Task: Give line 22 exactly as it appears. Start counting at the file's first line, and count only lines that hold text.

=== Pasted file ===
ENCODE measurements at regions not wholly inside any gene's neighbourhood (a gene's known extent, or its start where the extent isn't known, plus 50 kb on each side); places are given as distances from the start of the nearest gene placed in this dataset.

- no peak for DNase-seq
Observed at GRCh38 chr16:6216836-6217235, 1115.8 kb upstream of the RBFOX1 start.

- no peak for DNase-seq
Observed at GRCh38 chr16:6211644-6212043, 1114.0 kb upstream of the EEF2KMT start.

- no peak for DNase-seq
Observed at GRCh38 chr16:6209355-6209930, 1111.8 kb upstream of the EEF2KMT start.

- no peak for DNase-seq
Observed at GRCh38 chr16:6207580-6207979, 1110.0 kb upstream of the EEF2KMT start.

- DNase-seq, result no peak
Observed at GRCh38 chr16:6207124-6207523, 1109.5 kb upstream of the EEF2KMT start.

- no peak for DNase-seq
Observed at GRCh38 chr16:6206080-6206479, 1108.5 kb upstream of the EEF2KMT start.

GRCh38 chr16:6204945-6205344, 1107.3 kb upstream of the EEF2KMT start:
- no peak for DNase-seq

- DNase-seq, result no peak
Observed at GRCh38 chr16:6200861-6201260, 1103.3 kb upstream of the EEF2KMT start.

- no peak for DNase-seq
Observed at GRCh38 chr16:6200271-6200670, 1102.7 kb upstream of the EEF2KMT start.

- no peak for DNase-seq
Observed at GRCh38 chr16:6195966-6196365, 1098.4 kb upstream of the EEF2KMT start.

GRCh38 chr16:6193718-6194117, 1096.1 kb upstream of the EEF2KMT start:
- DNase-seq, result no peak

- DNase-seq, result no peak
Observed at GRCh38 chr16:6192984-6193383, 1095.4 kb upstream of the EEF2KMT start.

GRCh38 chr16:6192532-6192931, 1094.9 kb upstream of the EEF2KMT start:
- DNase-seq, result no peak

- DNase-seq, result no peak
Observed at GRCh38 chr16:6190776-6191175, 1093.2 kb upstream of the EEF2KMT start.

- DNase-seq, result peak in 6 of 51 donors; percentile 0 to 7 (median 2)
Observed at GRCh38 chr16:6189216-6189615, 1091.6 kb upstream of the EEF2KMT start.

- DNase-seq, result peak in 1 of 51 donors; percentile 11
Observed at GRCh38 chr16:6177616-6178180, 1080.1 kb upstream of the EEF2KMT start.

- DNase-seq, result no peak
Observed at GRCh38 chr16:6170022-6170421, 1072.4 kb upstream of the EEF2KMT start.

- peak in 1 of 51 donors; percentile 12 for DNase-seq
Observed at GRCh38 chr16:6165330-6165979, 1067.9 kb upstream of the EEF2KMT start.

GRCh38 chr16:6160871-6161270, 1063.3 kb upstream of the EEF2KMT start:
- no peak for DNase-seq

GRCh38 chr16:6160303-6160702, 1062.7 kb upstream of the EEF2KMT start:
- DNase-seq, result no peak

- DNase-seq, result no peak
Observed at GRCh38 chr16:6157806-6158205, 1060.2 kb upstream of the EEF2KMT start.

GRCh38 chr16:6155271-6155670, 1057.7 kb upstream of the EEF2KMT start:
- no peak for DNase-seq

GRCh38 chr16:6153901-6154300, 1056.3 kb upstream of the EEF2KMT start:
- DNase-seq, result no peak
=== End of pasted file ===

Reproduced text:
GRCh38 chr16:6193718-6194117, 1096.1 kb upstream of the EEF2KMT start: